fees, which, after current proposals take effect, will be charged the 
same administrative fees on the same billing cycle.
    The complexity of administering the Exchange's market data program 
has increased significantly since the current fee was set in November 
of 2011. New, more complex products and services require the Exchange 
to expend more resources in administration and

[[Page 96141]]

monitoring. For example, the introduction of Enhanced Display 
Solutions--which allow subscribers to view data from PSX TotalView on 
computer monitors and export it to applications--required the Exchange 
to create new reporting systems and review mechanisms for the use of 
market data. New reporting and review mechanisms also had to be created 
to implement Managed Data Solutions, which allow electronic systems 
access to PSX TotalView without human intervention. These programs were 
created in response to customer demand, and all require administrative 
expenditures that had not been necessary when the amount of the 
administrative fee was set in 2011.
    The administrative fee is entirely optional in that it applies only 
to firms that elect to distribute the Exchange's market data.
    The proposed changes do not raise the cost of any other product 
sold by the Exchange, except to the extent that they increase the total 
cost of purchasing market data.

2. Statutory Basis

    The Exchange believes that its proposal is consistent with Section 
6(b) of the Act,\4\ in general, and furthers the objectives of Sections 
6(b)(4) and 6(b)(5) of the Act,\5\ in particular, in that it provides 
for the equitable allocation of reasonable dues, fees and other charges 
among members and issuers and other persons using any facility, and is 
not designed to permit unfair discrimination between customers, 
issuers, brokers, or dealers.
---------------------------------------------------------------------------

    \4\ 15 U.S.C. 78f(b).
    \5\ 15 U.S.C. 78f(b)(4) and (5).
---------------------------------------------------------------------------

    The Commission and the courts have repeatedly expressed their 
preference for competition over regulatory intervention in determining 
prices, products, and services in the securities markets. In Regulation 
NMS, while adopting a series of steps to improve the current market 
model, the Commission highlighted the importance of market forces in 
determining prices and SRO revenues and, also, recognized that current 
regulation of the market system ``has been remarkably successful in 
promoting market competition in its broader forms that are most 
important to investors and listed companies.'' \6\
---------------------------------------------------------------------------

    \6\ Securities Exchange Act Release No. 51808 (June 9, 2005), 70 
FR 37496, 37499 (June 29, 2005) (``Regulation NMS Adopting 
Release'').
---------------------------------------------------------------------------

    Likewise, in NetCoalition v. Securities and Exchange Commission \7\ 
(``NetCoalition'') the D.C. Circuit upheld the Commission's use of a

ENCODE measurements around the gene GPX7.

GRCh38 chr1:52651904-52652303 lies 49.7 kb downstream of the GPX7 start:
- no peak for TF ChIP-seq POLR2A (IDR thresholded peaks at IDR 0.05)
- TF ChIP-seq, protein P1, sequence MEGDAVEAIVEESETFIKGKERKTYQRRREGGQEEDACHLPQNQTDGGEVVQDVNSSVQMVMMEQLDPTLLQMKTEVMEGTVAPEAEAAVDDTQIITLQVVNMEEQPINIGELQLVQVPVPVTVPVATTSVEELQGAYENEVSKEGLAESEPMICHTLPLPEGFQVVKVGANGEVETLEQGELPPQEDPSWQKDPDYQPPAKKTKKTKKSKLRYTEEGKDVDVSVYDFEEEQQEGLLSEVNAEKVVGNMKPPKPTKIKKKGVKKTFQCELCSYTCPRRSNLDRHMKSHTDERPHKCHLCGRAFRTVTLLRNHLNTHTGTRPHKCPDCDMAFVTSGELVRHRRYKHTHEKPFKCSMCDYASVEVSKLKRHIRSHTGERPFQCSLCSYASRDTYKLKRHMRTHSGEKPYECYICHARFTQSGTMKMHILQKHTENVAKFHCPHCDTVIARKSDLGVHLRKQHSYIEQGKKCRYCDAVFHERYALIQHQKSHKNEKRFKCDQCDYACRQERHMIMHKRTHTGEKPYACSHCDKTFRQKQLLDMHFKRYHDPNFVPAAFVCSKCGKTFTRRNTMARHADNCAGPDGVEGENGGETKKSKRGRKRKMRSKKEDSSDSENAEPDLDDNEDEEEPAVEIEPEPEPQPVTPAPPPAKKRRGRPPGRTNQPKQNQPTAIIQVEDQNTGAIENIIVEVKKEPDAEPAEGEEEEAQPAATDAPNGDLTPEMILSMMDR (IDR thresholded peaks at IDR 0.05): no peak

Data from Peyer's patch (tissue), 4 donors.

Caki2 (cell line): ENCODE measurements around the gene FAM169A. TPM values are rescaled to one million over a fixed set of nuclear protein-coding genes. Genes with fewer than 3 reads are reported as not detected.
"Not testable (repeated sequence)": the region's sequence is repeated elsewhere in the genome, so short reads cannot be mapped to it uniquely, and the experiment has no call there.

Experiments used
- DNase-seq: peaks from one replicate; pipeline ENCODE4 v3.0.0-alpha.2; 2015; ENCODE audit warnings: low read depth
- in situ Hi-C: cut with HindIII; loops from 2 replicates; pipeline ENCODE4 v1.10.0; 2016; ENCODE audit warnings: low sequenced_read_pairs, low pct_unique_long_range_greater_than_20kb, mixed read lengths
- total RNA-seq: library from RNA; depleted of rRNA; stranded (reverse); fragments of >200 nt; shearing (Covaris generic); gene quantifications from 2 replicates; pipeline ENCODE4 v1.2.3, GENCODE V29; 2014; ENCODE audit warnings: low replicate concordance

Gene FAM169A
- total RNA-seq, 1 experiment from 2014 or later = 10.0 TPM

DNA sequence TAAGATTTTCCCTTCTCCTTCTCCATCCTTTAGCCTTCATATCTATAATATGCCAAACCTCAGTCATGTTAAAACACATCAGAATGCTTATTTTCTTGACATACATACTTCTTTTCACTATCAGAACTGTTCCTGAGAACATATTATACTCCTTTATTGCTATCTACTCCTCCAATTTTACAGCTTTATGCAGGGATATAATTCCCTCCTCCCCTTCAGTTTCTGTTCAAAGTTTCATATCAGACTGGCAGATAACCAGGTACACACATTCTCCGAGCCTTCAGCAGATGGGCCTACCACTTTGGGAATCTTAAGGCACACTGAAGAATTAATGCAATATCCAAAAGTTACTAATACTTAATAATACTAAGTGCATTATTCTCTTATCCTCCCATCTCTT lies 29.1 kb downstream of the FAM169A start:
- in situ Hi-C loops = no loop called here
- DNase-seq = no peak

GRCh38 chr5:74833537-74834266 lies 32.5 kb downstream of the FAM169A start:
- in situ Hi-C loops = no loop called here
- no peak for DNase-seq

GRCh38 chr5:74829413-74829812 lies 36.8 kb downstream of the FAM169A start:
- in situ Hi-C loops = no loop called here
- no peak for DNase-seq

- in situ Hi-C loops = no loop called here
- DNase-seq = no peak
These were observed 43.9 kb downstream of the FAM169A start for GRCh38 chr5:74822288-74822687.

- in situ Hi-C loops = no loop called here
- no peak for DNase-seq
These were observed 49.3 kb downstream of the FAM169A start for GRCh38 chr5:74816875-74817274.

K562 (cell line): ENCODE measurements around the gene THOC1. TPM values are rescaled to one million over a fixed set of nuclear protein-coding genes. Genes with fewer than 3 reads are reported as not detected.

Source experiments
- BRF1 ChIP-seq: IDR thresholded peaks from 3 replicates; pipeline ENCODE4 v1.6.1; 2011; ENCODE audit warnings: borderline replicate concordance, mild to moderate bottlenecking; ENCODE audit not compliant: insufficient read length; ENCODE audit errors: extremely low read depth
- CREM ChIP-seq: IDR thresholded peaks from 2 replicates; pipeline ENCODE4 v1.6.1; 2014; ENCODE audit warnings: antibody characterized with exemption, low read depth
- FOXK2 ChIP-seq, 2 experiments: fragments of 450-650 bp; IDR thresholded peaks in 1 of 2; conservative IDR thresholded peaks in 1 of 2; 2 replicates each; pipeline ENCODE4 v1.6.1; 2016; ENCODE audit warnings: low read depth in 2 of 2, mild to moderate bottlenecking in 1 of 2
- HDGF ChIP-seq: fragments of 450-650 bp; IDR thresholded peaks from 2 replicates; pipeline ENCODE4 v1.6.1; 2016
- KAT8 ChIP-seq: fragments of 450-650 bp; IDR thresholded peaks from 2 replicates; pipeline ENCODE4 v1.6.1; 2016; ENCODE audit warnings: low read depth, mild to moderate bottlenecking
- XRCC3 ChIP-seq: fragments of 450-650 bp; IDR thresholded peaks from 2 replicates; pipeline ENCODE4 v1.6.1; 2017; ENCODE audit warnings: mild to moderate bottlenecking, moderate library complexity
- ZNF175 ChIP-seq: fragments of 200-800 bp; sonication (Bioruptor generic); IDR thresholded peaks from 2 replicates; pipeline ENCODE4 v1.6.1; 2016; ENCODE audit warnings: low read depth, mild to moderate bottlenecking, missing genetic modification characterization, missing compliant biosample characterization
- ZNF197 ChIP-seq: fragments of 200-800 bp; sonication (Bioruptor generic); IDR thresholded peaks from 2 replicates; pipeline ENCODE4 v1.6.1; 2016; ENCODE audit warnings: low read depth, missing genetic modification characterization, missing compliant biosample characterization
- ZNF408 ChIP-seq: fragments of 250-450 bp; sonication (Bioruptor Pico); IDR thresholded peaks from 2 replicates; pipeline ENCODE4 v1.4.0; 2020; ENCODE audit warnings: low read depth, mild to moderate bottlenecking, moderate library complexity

market-based approach in evaluating the fairness of market data fees 
against a challenge claiming that Congress mandated a cost-based 
approach.\8\ As the court emphasized, the Commission ``intended in 
Regulation NMS that `market forces, rather than regulatory 
requirements' play a role in determining the market data . . . to be 
made available to investors and at what cost.'' \9\
---------------------------------------------------------------------------

    \7\ NetCoalition v. SEC, 615 F.3d 525 (D.C. Cir. 2010).
    \8\ See NetCoalition, at 534-535.
    \9\ Id. at 537.
---------------------------------------------------------------------------

    Further, ``[n]o one disputes that competition for order flow is 
`fierce.' . . . As the SEC explained, `[i]n the U.S. national market 
system, buyers and sellers of securities, and the broker-dealers that 
act as their order-routing agents, have a wide range of choices of 
where to route orders for execution'; [and] `no exchange can afford to 
take its market share percentages for granted' because `no exchange 
possesses a monopoly, regulatory or otherwise, in the execution of 
order flow from broker dealers' . . . .'' \10\
---------------------------------------------------------------------------

    \10\ Id. at 539 (quoting Securities Exchange Act Release No. 
59039 (December 2, 2008), 73 FR 74770, 74782-83 (December 9, 2008) 
(SR-NYSEArca 2006-21)).
---------------------------------------------------------------------------

    The Exchange believes that the proposal to replace the current $500 
annual administrative fee assessed to distributors of delayed market 
data with a $50 monthly administrative fee, and the current $1,000 
annual administrative fee assessed to distributors of real-time data 
with a $100 monthly administrative fee, is fair and equitable in 
accordance with Section 6(b)(4) of the Act, and not unreasonably 
discriminatory in accordance with Section 6(b)(5) of the Act. As 
described above, the proposed fee change is reasonable and necessary to 
facilitate billing, allocate fees more equitably, and align the 
administrative charges for market data with those of the Nasdaq and BX 
exchanges. Moreover, administrative fees are constrained by the 
Exchange's need to compete for order flow.
    The Exchange believes that the proposed change is an equitable 
allocation and is not unfairly discriminatory because the Exchange will 
apply the same fee to all similarly-situated distributors.

B. Self-Regulatory Organization's Statement on Burden on Competition

    The Exchange does not believe that the proposed rule change will 
impose any burden on competition not necessary or appropriate in 
furtherance of the purposes of the Act. In terms of inter-market 
competition, the Exchange notes that it operates in a highly 
competitive market in which market participants can readily favor 
competing venues if they deem fee levels at a particular venue to be